Delcron SteriPur AM fibers incorporate Spartanburg-based Milliken Chemical's AlphaSan® silver-based technology, which inhibits bacteria growth - often the cause of odor, discoloration and fabric deterioration.

Delcron HydroPur fiber combines the moisture-management performance of Delcron Hydrotec with the antimicrobial nature of Delcron SteriPur AM.

Salati said the forward focus of DAK Americas is on a commitment to new and innovative best-value products, a commitment to trade branding and implementation of "solid technology, built to last."

Dak Americas representative Ron Salati discussed DAK’s specialty polyester staple fibers.

Nano-Tex Develops Brands

"Adding Value to Everyday Textiles and Apparel," presented by Renee D. Hultin, Nano-Tex LLC, Greensboro, N.C., detailed the brand-focused development of Nano-Tex. As it has developed its finishing technology, Nano-Tex has established eight locations globally, more than 50 licensed mills (eight in the United States) and more than 50 licensed brands. Hassle-free attributes such as wrinkle resistance and stain and spill resistance matter to US consumers. To meet those challenges, Nano-Tex is improving merchandise performance with an easy-to-use hang tag program, and sew-in labels that help consumers identify finished garments. A point-of-purchase marketing program, demonstration kits and counter displays are all in the marketing mix.

Hultin spoke of the company's entry into markets and proliferation into varying segments. Nano-Tex technology is used in branded everyday wear, activewear, outerwear, uniforms and interior furnishings.

More Papers Available

In addition to offering presentations at the meeting, STA distributed papers by Joe Essick, Barco Vision LLC; Barry T. Byrd, BASF Corp.; Rossano Biancalani, Biancalani S.p.A.; Christoph Aurich, Gaston Systems Inc.; and Fabio Lancerotto, Jaeggli-Meccanotessile S.r.l., to attendees.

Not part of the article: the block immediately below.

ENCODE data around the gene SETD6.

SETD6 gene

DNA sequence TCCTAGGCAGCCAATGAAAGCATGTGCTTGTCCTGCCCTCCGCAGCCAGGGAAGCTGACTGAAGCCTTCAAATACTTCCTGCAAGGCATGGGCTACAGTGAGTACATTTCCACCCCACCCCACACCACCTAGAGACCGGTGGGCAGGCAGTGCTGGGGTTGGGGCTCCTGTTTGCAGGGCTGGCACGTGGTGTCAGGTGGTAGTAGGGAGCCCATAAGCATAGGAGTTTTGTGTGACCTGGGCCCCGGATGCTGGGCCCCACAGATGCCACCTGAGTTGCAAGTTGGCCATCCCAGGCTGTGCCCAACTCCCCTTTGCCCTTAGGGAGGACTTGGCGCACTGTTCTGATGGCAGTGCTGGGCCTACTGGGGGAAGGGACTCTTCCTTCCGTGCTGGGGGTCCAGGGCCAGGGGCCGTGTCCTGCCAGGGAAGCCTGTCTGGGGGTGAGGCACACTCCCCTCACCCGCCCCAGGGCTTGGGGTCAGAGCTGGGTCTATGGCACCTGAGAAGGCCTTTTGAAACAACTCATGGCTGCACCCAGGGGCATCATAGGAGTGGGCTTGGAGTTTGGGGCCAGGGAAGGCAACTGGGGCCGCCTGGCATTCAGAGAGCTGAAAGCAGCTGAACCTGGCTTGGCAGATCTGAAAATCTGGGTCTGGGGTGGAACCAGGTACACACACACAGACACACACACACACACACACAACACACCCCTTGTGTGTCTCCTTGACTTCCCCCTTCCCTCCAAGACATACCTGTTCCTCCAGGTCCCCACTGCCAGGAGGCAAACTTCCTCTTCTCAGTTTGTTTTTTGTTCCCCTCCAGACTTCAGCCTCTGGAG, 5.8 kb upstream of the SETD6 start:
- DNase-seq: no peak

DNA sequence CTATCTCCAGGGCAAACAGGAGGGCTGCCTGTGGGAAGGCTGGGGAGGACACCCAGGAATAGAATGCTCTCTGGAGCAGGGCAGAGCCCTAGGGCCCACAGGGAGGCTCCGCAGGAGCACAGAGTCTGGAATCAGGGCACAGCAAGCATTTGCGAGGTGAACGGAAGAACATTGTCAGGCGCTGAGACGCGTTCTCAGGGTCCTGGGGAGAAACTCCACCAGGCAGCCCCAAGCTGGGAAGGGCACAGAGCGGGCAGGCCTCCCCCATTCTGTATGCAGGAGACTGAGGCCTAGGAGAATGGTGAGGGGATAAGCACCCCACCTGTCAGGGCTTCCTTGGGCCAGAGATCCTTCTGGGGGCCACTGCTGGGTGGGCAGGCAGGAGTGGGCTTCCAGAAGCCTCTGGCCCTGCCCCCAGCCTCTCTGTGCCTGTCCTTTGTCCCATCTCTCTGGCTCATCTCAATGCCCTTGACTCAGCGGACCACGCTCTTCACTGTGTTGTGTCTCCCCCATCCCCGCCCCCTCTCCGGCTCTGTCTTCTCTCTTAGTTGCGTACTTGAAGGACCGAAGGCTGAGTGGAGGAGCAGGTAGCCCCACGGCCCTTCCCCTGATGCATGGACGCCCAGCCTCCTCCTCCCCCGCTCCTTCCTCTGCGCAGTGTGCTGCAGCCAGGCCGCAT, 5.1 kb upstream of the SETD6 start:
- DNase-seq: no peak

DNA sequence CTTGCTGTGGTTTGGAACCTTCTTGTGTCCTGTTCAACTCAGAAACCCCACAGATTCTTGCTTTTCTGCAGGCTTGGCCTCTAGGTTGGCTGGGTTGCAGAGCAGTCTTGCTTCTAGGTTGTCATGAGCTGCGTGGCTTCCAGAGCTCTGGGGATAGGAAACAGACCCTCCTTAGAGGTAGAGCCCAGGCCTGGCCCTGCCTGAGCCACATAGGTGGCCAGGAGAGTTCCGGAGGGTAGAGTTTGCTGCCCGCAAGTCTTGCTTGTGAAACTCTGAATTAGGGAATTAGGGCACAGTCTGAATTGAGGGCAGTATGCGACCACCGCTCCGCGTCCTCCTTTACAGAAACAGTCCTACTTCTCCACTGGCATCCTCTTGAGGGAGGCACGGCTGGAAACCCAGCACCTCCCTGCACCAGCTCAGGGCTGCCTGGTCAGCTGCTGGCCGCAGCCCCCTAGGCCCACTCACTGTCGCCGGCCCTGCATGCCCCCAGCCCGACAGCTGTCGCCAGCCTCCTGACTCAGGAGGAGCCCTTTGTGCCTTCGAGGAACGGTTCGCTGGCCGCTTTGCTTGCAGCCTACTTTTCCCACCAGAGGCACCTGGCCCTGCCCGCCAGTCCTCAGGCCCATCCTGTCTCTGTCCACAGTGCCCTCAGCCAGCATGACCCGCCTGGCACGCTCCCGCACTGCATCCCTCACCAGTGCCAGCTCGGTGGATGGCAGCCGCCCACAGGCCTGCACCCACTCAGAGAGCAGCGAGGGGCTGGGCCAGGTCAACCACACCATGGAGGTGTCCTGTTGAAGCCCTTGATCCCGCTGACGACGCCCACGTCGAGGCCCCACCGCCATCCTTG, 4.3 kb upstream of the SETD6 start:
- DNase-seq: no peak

Bringing It Together

"Creativity and innovation are not the same thing," Moore said. "Creativity is the art of thinking differently, which leads to the emergence of new ideas," he explained. "Innovation is a systemic discipline for consistently acting on new ideas to create value. "This year's STA Machinery/Suppliers Conference presented some of both in the form of ideas that could lead to value and examples of companies demonstrating the systemic discipline needed to generate innovative ideas.

Most importantly, the meeting demonstrated the need for improved communication between the retail and textile communities. The US textile industry must act with a unified approach in presenting innovation to the retailer. Lack of selling, marketing and branding integration are obstacles that impair the deployment of US-based innovation - often considered the linchpin of the US textile industry. Manufacturers need to pay attention to trade branding, presenting a coordinated supply chain and speed, and develop a think-like-a-retailer mentality.

October 2004